All right, who out there doesn’t like a good sports movie?

Observer Sports Editor Gary Herron

OK, I see a couple hands going up. You can skip the rest of this column.
It didn’t take me long to see the latest sports flick after it came out, “American Underdog.”
It’s the football story about a long shot who went from undrafted free agent — a guy who lasted one day in the Green Bay Packers’ camp — to a Super Bowl winning quarterback: Kurt Warner.
Like most sports movies, it’s about more than sports and, in this case, football. It’s also about Warner’s life off the field, meeting his wife Brenda and the relationship he develops with her special-needs son Zach.
Warner’s dream as a youngster growing up in Iowa was to play in the NFL, but even getting on the field at the University of Northern Iowa was a challenge. After a couple years there, the movie shows him optimistic about being chosen in the NFL draft, and his disappointment when that doesn’t happen.
To support his new family, following the deaths of Brenda’s parents in a tornado that destroyed their home in Arkansas, Warner winds up as a stockboy in a grocery store to pay for the family’s groceries and other bills.
Yes, it’s somewhat demeaning, but as viewers hear, sometimes “you’ve got to do what you’ve got to do, to do what you want to do.”
Warner was then approached by the owner of an arena football team that played in Des Moines and, once he adopted to a quicker, 3-step drop and throwing the football, he led the Barnstormers to the league’s championship game.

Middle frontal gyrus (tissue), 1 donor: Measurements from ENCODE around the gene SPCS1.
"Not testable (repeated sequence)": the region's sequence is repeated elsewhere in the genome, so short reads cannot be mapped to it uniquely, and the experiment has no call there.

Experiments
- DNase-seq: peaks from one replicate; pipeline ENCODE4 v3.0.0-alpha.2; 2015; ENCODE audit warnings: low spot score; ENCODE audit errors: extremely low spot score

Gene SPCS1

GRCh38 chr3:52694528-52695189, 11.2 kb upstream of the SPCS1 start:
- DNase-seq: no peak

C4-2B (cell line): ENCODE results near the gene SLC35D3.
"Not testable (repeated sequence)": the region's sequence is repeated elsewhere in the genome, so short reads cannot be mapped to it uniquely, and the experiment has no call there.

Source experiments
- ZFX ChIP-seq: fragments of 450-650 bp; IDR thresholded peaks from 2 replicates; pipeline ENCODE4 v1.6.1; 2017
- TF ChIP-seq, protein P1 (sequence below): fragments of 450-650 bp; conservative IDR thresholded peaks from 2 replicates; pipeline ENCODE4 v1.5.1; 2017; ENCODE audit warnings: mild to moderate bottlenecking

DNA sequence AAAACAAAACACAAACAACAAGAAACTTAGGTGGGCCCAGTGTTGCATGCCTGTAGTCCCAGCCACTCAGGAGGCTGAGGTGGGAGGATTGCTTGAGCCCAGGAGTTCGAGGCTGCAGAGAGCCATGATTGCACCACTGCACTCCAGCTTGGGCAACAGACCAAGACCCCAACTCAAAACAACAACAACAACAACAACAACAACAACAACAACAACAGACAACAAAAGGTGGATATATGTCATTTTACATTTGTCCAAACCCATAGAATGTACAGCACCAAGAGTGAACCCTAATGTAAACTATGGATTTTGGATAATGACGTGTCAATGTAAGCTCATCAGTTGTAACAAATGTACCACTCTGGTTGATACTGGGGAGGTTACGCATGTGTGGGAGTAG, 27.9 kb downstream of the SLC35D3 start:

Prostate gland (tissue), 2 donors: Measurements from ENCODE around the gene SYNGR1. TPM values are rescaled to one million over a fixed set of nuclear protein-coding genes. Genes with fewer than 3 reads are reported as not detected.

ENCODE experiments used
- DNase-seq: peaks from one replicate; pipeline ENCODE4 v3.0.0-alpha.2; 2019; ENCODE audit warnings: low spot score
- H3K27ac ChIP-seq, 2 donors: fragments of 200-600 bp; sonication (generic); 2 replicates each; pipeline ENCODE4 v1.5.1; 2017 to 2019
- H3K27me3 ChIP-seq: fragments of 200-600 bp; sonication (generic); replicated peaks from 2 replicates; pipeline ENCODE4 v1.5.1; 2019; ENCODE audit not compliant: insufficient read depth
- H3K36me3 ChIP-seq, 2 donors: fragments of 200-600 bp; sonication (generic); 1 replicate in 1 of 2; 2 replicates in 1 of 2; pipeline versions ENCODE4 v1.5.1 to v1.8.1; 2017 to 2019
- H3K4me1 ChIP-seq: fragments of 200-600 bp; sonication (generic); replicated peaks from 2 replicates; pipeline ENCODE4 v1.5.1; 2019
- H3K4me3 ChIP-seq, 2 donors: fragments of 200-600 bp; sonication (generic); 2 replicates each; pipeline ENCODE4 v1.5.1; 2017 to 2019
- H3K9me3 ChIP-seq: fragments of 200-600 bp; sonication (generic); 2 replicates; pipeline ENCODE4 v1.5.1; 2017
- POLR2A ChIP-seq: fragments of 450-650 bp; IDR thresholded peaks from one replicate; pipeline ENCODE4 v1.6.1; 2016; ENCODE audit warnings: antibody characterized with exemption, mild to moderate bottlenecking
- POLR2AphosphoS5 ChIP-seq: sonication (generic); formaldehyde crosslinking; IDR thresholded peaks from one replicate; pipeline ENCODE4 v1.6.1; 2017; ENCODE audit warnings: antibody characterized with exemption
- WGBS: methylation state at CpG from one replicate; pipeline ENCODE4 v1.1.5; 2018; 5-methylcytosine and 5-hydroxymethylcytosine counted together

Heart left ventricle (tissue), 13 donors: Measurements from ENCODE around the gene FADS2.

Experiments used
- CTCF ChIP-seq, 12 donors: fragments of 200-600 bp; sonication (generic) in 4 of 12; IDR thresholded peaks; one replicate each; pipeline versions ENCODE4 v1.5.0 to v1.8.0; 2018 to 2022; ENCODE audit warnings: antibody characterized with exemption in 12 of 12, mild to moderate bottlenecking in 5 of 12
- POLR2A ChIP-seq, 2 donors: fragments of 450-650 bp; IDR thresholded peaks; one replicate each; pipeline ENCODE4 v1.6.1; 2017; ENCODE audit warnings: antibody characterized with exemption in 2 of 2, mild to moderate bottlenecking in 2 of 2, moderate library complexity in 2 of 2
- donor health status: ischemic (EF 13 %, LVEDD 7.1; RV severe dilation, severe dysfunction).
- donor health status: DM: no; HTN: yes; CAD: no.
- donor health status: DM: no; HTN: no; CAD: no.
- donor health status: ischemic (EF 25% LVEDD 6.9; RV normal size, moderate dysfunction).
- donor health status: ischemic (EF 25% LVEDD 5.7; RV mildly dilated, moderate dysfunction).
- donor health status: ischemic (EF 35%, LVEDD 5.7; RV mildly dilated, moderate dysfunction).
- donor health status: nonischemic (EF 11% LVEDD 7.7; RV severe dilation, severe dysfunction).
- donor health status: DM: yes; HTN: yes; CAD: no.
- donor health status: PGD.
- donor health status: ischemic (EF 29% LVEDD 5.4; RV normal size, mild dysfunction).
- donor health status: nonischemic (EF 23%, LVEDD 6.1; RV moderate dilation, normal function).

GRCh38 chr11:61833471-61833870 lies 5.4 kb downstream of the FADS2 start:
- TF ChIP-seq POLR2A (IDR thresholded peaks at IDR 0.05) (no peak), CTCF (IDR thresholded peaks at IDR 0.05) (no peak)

Although that resulted in a disappointing home loss, Warner gets an offer to play for the St. Louis Rams — and the rest is history.
Of course, without a severe injury to Trent Green, whom the Rams’ hopes initially depended on, maybe we would’ve never heard of “this” Warner, another football-playing Curt Warner was once a running back with the Seattle Seahawks.
It’s reminiscent of how Tom Brady might have never become the GOAT — greatest of all-time — without an injury to the New England Patriots’ QB ahead of him when he was a youngster, Drew Bledsoe.
The Rams’ offensive coordinator, Mike Martz, really makes Warner pay his dues before he gets confidence in No. 13, although head coach Dick Vermeil tells Warner his few years away from the game pale in comparison to Vermeil’s time away after winning a Super Bowl with Philadelphia.
The movie weaves in actual game clips with studio-produced action, and the hits dealt out by defensive players seem bone-crunching. Warner had a star-studded offense with the Rams, dubbed the “Greatest Show on Turf,” among them running back Marshall Faulk, and wide receivers Tory Holt and Isaac Bruce.
Not only does Warner lead the Rams to a Super Bowl championship, he later was the quarterback for the Arizona Cardinals when they made their lone Super Bowl appearance. Warner, who later was inducted into the Pro Football Hall of Fame in Canton, Ohio, is an adept color analyst today.
I’m sure I’ll see this movie again, although not as many times as I’ve watched some of my longtime faves, like “Field of Dreams” and “Hoosiers,” but if you like football and enjoy seeing underdogs realize their dreams under duress, check it out.